26th October 2015 Content supplied by: TSI GmbH
BIOTRAK® Real-Time Viable Counter for Better Efficiency, Quality & Cost Reduction
Written by Rocco Petrizzo, TSI Contamination Control Application Specialist Europe, Middle East & Africa.
There are applications where Real-Time Viable Particle Counters can be used today. These applications are non-compliance based and therefore present a low business risk. They are attractive because of their potential to provide immediate benefit and at the same time build confidence in the Laser Induced Fluorescence (LIF) measurement method.
One such application that is generating a lot of interest is root cause investigation. Companies spend a lot of time and effort investigating environmental monitoring deviations. It is not uncommon for the outcome of an investigation to be inconclusive. Retraining the operators is a common preventative action as there may not be enough data to support any other meaningful conclusion.
Finding the source and therefore the root cause of microbiological contamination requires the difficult and time consuming task of positioning air samplers or settle plates in multiple locations. Even when using good science and a risk based approach to determine these locations, there is a 3-5 day wait to know the result. Real-time airborne viable particle counters are able to solve this problem by providing end users with an immediate notification of the presence of airborne viable particles. Finding the precise source of airborne viable particles could potentially take minutes instead of days or weeks. Therefore you can save time and money using BioTrak® Technology.
Understanding the source of any microbiological contamination promptly not only saves time, it supports more effective corrective and preventative actions (CAPA) implemented following a microbiological contamination event.
Another application is operator training. Using the BioTrak® Detector as an operator training tool has very little risk in terms of compliance. Optimization of operator gowning training is one example. This training often lasts for several days and it is not uncommon for an operator to fail the gowning test. The operator has to wait for many days for the settle plate and contact plate data to be analyzed by the lab to know whether the test is a pass or fail. Moreover, most regimes require far longer incubation times, especially those which use a general purpose agar and dual incubation for the assessment of both bacteria and fungi.
If it is a fail then the operator will need to be retested, adding further delays before the operator can be permitted to enter the cleanroom unsupervised. Whilst the decision to allow an operator access to the critical manufacturing areas still rests with the culture based method, the TSI BioTrak® detector will give an indication in real-time as to the likelihood of the operator passing or failing this test. There is then the opportunity to immediately repeat the gowning test. Demonstrating to the operator in real-time at which stage of the gowning process had potentially caused the gowning test to fail is a potential advantage.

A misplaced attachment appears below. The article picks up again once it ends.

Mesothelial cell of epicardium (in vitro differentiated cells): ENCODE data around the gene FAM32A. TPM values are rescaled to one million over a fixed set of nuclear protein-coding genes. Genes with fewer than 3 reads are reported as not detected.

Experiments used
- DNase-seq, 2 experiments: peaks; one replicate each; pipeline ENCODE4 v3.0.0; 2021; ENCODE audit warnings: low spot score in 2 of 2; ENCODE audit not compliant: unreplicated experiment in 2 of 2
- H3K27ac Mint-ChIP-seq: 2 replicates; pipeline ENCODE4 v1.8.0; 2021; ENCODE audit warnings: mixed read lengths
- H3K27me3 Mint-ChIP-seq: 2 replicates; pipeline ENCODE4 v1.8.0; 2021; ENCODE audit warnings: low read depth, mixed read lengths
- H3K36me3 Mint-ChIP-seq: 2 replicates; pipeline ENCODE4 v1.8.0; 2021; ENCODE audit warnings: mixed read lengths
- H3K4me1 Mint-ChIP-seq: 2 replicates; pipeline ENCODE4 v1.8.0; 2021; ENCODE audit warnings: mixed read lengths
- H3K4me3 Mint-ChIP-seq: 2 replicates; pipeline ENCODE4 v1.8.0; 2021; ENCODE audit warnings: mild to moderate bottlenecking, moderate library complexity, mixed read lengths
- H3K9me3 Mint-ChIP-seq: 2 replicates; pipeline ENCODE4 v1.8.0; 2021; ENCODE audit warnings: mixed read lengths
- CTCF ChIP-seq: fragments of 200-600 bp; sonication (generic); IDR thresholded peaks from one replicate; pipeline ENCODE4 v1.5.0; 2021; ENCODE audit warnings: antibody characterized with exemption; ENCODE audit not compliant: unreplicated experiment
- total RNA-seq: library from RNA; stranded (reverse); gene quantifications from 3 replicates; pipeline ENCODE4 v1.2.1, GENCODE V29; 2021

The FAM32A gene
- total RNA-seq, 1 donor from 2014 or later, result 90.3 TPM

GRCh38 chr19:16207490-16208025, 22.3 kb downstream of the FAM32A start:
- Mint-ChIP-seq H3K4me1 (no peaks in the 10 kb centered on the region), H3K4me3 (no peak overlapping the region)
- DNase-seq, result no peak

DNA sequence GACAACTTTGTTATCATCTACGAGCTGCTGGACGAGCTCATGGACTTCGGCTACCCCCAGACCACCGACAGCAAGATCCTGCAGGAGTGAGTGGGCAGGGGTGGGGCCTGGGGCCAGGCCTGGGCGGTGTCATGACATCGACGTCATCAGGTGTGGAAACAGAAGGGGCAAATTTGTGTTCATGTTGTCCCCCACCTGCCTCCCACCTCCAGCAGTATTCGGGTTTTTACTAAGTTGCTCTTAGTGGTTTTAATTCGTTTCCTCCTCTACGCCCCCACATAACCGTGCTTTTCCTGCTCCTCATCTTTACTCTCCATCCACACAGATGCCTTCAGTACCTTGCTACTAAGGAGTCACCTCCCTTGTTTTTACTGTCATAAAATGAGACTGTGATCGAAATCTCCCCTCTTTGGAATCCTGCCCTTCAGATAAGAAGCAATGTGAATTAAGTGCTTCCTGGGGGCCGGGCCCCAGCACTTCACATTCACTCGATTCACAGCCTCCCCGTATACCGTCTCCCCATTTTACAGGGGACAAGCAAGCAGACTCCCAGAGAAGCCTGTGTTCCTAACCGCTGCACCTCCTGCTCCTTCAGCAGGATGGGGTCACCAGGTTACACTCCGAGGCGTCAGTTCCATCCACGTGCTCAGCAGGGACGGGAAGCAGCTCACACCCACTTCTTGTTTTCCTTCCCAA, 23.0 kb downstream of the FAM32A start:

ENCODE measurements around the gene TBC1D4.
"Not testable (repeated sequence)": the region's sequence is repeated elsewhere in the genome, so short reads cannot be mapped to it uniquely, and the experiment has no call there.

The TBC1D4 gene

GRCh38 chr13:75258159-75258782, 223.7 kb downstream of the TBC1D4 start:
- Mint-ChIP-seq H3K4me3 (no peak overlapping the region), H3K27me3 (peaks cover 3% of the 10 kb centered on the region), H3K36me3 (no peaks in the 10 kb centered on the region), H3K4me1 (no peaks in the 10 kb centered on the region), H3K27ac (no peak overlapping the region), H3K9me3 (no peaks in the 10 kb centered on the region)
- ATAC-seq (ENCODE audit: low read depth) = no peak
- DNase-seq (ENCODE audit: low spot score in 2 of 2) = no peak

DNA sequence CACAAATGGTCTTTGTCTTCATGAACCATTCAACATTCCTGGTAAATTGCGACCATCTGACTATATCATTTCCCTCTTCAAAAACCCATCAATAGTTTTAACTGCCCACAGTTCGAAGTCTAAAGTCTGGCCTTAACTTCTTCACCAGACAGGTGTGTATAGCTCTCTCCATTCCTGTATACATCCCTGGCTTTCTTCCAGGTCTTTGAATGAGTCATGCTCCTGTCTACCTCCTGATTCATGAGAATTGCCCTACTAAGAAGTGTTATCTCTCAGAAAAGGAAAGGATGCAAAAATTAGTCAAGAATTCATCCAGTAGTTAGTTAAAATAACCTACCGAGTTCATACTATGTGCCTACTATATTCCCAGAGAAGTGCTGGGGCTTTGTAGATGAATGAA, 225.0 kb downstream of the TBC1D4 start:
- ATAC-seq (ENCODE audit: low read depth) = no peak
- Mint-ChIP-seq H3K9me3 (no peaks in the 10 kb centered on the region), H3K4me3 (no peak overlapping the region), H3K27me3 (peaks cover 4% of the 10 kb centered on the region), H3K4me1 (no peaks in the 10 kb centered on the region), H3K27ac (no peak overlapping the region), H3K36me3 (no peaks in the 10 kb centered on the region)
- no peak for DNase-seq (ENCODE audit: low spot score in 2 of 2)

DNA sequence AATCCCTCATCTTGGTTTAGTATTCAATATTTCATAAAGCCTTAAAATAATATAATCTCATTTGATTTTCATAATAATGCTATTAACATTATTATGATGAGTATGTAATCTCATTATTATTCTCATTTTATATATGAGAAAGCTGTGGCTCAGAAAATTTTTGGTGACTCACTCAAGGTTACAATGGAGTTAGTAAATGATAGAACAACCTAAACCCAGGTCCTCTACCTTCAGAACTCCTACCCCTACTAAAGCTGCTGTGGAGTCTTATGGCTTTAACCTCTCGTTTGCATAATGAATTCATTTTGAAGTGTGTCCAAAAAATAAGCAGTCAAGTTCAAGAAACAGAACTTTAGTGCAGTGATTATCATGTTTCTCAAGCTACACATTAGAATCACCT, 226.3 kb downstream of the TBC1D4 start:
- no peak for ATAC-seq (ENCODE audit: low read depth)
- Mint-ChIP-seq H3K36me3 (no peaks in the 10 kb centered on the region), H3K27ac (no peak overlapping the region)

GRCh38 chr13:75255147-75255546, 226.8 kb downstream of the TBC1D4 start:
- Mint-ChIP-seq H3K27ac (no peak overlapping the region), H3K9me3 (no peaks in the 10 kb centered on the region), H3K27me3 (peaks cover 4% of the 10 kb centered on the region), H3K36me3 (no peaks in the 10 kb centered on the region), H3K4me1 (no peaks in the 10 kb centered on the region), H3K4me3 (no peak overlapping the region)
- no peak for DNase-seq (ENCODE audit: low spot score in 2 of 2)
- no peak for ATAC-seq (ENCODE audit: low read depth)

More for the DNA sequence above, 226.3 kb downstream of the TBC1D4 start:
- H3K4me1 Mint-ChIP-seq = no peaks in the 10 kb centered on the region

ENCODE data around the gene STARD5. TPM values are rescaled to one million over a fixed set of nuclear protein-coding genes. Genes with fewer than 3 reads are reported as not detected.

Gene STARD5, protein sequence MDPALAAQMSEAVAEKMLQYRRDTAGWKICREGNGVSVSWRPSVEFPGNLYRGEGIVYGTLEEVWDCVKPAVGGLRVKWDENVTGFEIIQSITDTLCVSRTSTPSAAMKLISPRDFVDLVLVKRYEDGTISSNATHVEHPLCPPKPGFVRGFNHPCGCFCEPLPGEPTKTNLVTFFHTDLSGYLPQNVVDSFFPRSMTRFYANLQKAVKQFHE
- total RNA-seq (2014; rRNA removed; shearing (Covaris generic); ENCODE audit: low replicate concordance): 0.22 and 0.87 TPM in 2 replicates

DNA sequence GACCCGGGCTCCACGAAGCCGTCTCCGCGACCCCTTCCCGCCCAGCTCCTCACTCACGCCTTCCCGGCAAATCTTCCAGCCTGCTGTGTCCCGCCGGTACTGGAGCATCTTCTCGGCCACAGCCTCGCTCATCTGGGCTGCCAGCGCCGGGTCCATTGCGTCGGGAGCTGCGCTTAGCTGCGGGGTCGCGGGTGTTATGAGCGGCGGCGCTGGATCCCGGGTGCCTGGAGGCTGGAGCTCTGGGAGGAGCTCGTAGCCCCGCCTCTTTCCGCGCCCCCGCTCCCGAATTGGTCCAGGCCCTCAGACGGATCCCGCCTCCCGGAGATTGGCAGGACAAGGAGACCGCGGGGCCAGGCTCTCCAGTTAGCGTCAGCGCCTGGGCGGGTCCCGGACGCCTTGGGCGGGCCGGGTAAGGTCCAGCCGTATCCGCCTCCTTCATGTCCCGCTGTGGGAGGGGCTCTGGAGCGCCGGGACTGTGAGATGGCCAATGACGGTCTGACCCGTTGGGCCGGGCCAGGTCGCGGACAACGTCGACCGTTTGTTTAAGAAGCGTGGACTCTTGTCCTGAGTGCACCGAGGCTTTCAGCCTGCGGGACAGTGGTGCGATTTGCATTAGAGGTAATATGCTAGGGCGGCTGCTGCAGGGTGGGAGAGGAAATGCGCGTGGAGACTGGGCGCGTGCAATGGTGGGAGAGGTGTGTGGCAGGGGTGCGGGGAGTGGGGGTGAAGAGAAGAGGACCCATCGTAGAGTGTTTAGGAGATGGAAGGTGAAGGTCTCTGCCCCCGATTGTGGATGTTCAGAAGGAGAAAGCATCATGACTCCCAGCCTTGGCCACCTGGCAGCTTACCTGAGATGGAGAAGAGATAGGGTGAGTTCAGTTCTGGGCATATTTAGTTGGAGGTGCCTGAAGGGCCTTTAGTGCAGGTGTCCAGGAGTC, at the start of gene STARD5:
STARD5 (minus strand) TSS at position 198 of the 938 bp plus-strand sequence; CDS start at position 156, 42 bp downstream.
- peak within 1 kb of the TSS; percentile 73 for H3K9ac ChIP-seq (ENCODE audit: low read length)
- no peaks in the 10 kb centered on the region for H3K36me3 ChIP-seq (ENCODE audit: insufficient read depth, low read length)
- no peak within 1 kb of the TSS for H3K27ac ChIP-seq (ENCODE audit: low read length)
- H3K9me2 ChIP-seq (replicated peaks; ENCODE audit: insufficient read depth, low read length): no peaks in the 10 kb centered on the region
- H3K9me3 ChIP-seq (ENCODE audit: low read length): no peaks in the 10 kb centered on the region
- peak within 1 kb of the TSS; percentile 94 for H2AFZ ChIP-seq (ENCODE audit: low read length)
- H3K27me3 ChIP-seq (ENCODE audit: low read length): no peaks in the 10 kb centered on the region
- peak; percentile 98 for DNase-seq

How many personnel, for example, should be present in a changing room at any single time? How long does a changing room need to ‘recover’ in order to lower the level of airborne contamination? Does the ‘recovery time’ vary depending upon the occupancy rate or type of activity? The BioTrak® can help you to answer the following questions. With the BioTrak® you can easily see that increasing the number of people going through a changing room increases the level of airborne biological activity and increases the length of time required for the room to recover.
BioTrak® is an optical spectroscopy counting device designed to simultaneously detect the number and size of particles from a volume of air; and to additionally detect whether these particles are microbial and to estimate the numbers of microorganisms. The advantage of this system is in counting the microbial content of an aerosol sample on a particle-by-particle basis, thereby providing a continuous, real-time analysis of the microbial content of a given volume of air. Moreover, an extra advantage that these technologies appear to present is with improved detection and accuracy which will give therefore a better efficiency and quality control.
Date Published: 26th October 2015
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